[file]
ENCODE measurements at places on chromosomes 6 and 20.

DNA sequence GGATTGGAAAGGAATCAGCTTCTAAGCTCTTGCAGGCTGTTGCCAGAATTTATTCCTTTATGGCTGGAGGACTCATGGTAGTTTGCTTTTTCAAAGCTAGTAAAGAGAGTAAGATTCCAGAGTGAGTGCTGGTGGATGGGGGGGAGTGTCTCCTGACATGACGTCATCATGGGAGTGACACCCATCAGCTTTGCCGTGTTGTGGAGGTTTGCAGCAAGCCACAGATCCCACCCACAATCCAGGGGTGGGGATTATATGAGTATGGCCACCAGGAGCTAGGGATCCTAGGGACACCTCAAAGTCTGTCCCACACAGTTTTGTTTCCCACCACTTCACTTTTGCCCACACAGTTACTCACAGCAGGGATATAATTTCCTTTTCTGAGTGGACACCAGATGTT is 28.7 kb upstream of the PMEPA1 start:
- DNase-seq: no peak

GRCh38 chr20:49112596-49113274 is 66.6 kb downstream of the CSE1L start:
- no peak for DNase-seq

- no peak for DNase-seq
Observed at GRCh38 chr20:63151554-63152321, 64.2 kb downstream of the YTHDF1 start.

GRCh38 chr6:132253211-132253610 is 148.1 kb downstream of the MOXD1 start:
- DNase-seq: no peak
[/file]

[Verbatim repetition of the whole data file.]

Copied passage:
ENCODE measurements at places on chromosomes 6 and 20.

DNA sequence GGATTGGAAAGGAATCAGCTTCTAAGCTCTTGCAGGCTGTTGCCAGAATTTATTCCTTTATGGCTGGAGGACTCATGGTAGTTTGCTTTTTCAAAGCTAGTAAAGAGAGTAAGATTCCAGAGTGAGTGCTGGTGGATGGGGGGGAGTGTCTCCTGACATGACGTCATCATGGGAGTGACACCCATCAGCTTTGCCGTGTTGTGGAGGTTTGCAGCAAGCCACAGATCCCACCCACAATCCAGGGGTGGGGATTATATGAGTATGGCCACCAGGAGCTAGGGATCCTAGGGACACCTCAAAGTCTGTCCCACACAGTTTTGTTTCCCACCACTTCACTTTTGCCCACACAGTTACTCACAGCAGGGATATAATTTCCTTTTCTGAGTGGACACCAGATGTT is 28.7 kb upstream of the PMEPA1 start:
- DNase-seq: no peak

GRCh38 chr20:49112596-49113274 is 66.6 kb downstream of the CSE1L start:
- no peak for DNase-seq

- no peak for DNase-seq
Observed at GRCh38 chr20:63151554-63152321, 64.2 kb downstream of the YTHDF1 start.

GRCh38 chr6:132253211-132253610 is 148.1 kb downstream of the MOXD1 start:
- DNase-seq: no peak